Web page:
Market Sentiment Watch: S&P 500 closes at all time high yesterday. Energyland is still quite the mixed bag in terms of the last 24 months of performance (pull up a weekly chart of the XLE or the XOP ... nice long tightening base). I count in E&P alone a number of groups from growthy stalwarts (both oily and gassy) to small and mid cap growth which is much more of a mixed bag, to turnaround names which are for the most part levered, have been retreating for years, and are just now (and this is debatable on a case by case basis) starting to get recognition for their efforts to rein in debt and find more valuable hydrocarbons than natural gas. The question becomes "If the broad markets are at all time highs why isn't my energy portfolio?" I refer you back to those aforementioned weekly graphs and I see the delta as an opportunity and would say that it very much depends on how you have been buying (on dips and when others are not as opposed to chasing charts) as well as on what you have been buying within energy (a mix of leaders and turnarounds or just the beaten down names). I can say that my tradiest accounts are lagging and that my "patient hand" accounts, the ones I add to after analysis and digestion of news and waiting and then waiting a bit more and then buying when others are not and not selling into unexplained weakness, those accounts are within a stone's throw of an all time high (they hit that level about 3 weeks ago). I'm a long term guy and I don't say that because I was flat in all but the small accounts last year but because over time (and this is where the long term part comes in) that works for me. Know your names, be able to categorize them into the subgroups of oiliness vs gassiness, growth vs perhaps hidden value, know which way the fundamentals for them are moving, have an expectation of the macro (my price deck is $98.75 oil (unchanged so far this year) and $3.85 natural gas (raised earlier this week for the first time this year), and invest with confidence. And I always DCA, both going in and usually coming out and again I keep Cores that are expected to be held at the onset for 2 to 3 years at a minimum unless I misjudge badly or management loses it's way and/or mind, and I always watch the name for a time prior to entry (watch meaning reading and math) unless its a very special case and then I keep trading positions around the core for when things don't jive with the fundamentals of the name or the macro or some Euro banker has done something odd to the markets. In today's post please find a little food for thought on NFX, comments on RRC (big growth), PVA (upsized debt deal), and some other odds and ends. We will have live comments and analysis as the BCEI investor day plays out.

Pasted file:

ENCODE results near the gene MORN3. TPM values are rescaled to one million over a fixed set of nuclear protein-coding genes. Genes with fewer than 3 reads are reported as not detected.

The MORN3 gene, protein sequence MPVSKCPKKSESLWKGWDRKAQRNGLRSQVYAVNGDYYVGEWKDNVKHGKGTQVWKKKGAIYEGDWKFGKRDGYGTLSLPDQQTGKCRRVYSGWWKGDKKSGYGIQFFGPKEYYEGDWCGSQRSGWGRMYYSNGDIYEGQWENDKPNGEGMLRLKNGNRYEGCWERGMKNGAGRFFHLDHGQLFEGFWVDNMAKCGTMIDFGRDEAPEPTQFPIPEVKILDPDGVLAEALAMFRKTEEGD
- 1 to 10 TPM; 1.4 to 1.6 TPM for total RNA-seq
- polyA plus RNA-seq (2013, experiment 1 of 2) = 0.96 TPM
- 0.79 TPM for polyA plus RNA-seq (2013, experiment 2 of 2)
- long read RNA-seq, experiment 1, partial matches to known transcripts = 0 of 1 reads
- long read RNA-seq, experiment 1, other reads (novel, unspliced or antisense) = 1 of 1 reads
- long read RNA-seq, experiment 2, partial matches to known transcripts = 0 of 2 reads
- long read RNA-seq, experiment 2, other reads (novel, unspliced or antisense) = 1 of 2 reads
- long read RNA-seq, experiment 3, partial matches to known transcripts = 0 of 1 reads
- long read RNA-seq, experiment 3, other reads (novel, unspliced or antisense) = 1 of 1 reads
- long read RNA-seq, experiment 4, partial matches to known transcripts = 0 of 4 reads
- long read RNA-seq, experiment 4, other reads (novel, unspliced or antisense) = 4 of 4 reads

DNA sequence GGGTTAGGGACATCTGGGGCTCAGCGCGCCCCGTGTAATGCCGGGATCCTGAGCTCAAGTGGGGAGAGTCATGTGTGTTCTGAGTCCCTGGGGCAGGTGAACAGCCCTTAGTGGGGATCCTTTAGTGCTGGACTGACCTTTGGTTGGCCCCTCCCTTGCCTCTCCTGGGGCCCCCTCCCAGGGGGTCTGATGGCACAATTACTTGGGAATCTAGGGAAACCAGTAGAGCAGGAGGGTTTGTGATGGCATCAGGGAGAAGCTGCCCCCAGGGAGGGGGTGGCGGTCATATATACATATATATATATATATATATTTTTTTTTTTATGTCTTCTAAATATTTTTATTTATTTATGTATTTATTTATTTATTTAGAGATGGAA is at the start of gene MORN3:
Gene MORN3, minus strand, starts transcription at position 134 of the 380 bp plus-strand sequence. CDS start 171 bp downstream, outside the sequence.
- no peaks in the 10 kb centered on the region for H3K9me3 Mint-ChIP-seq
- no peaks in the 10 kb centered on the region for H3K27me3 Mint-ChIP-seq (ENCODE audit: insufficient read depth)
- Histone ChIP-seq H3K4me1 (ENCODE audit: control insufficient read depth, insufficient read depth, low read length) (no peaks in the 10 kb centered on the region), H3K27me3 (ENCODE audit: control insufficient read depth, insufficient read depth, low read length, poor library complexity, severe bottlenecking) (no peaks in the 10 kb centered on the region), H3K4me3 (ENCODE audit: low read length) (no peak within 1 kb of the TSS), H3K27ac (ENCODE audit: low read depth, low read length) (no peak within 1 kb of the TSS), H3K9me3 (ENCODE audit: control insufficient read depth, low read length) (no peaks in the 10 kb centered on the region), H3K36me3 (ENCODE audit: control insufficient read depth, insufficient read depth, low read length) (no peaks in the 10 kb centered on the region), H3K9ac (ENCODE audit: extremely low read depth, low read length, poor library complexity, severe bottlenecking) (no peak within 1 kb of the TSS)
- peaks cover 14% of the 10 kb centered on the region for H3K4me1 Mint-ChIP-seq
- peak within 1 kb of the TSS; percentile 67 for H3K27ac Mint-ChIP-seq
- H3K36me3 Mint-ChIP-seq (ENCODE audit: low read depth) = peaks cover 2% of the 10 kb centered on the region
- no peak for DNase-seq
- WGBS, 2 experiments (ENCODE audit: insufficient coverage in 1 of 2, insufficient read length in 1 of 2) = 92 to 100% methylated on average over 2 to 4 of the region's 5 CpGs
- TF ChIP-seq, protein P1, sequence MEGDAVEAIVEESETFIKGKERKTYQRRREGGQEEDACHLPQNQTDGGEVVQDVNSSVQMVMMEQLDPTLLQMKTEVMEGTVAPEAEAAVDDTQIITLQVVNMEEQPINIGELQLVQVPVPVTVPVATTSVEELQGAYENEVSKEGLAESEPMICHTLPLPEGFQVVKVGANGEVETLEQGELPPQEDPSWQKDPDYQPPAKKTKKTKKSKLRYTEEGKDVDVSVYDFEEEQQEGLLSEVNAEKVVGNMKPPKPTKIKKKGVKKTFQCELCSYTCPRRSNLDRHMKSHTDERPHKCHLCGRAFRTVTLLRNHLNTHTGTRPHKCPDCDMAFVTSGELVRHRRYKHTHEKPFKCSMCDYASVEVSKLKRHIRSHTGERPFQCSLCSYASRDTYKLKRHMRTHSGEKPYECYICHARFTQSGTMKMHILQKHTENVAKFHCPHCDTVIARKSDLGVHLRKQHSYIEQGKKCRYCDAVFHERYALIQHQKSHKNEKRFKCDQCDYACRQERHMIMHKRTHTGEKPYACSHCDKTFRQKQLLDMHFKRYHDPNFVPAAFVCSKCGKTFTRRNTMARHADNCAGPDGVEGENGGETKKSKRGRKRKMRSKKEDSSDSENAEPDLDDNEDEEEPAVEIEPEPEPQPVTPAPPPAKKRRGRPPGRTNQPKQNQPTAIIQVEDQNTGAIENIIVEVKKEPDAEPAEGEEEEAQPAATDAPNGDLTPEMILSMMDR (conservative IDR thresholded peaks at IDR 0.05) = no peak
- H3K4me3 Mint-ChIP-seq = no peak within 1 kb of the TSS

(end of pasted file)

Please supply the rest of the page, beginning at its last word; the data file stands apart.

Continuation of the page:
- Jobless claims came in at 346,000 vs 360,000 expected and 388,000 last week,
In Today’s Post:
- Holdings Watch
- Commodity Watch
- Oil Inventory Review
- Natural Gas Inventory Preview
- Stuff We Care About Today - BCEI Analyst Day, NFX food for thought, PVA, RRC,
- Odds & Ends
Please click the link right below this to Holdings Watch:
ZMT (Zman Medium Term portfolio):
- Yesterday’s Trades: None
ZLT (Zman Long Term portfolio)
- Yesterday’s Trades:
- XCO – selling the trading positions taken this year for $7.47, up between 0 and 11%. Still holding the core but will shift proceeds to our other less opaque natural gas focused names
- The Blotter is updated.
ZLT - C
- Yesterday's Trades:
- REXX – Sold the 20 shares in the ZLT C accounts taken last July at $11.54 for $17.15, up 49% as the overweighted position had become too much of an overweighted position for these little accounts. Leaves 30 REXX shares in the accounts.
We'll have an updated table here on Friday.
Crude oil edged up $0.44 to close at $94.64 yesterday after EIA reported an "OK" looking report. See Review section below. We need to see gasoline demand pick up very soon for the current level to be sustainable. Unless OPEC further ratchets back supply which in and of itself might send a troubling message to the crude markets about non-OPEC supply and probably global demand. So the Cartel has done a good job of managing growth in U.S. production while at the same time balancing Iraq's unwillingness to restrain production (at least for the next 3 years). The Saudi's have been aided in this endeavor by a number of outages including depressed volumes from Sudan and Nigeria and flattening volumes out of Russia. Sudan is coming back to the market and North American volumes continue to inch up and Saudi may tip their production slightly below 9 mm bopd which probably sends the market into speculation about demand and about just how much spare capacity the Kingdom has (but undoubtedly concluding that less production = more spare capacity at the end of the day which can cause a little more price weakness). This morning crude is trading flat.
Natural gas rallied $0.07 to $4.09 yesterday. We noted the other day and continue to believe that we expect sell offs to be somewhat short-lived this shoulder season with short covering on the minds of speculators. In this case, the rally was attributable to a colder than expected forecast for next week which threatens to drag the season back into withdrawals in two week following an expected build next week. A slow start to the injection season in the form of waffling around about the trough level for several weeks augers well prices in late Spring. I don't really care as this is near term noise but if it helps with sentiment in the gassy equity space and inspires a little short covering that would be welcome. This morning gas is trading flat to slightly up.
Natural Gas Storage Preview
Street is at -18 Bcf for today's report. This time of year things get a little squishy with the models and it's entirely possible we get a smaller withdrawal that leads to some profit taking, no edge on that and again, I really don't care. It's a moot point at this point given the strong position we are headed into this late arriving shoulder season.
- Last Week: -94 Bcf
- Last Year: +11 Bcf
- 5 Year Average: +15 Bcf